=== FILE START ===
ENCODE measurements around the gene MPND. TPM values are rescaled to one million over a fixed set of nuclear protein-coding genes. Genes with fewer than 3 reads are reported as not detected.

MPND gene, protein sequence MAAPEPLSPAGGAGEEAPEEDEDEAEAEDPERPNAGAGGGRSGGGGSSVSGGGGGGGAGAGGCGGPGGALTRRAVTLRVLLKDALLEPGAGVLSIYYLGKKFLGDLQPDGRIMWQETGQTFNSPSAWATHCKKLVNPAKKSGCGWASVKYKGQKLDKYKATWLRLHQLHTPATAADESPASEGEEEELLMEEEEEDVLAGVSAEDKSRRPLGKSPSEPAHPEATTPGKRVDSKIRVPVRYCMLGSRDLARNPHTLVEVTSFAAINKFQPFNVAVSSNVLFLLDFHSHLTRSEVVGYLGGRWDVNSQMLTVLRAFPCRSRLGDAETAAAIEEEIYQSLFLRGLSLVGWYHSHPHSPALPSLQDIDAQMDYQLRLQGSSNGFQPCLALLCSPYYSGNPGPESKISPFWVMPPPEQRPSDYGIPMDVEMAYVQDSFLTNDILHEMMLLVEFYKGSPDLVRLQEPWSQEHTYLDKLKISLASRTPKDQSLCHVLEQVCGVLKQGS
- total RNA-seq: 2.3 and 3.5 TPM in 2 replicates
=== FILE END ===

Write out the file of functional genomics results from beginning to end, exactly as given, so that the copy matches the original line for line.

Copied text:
ENCODE measurements around the gene MPND. TPM values are rescaled to one million over a fixed set of nuclear protein-coding genes. Genes with fewer than 3 reads are reported as not detected.

MPND gene, protein sequence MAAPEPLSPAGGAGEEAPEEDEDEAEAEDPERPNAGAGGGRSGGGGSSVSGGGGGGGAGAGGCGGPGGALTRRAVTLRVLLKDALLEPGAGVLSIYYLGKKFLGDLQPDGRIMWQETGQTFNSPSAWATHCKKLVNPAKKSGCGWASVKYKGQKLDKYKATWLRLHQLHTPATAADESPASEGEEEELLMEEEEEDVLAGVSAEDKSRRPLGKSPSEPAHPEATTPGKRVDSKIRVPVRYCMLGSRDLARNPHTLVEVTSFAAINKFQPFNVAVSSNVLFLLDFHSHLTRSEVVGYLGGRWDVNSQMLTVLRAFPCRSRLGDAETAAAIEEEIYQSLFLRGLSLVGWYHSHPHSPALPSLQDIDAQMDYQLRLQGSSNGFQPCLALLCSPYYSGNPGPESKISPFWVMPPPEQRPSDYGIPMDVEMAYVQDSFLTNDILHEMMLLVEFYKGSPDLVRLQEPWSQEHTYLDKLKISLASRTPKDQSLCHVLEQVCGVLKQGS
- total RNA-seq: 2.3 and 3.5 TPM in 2 replicates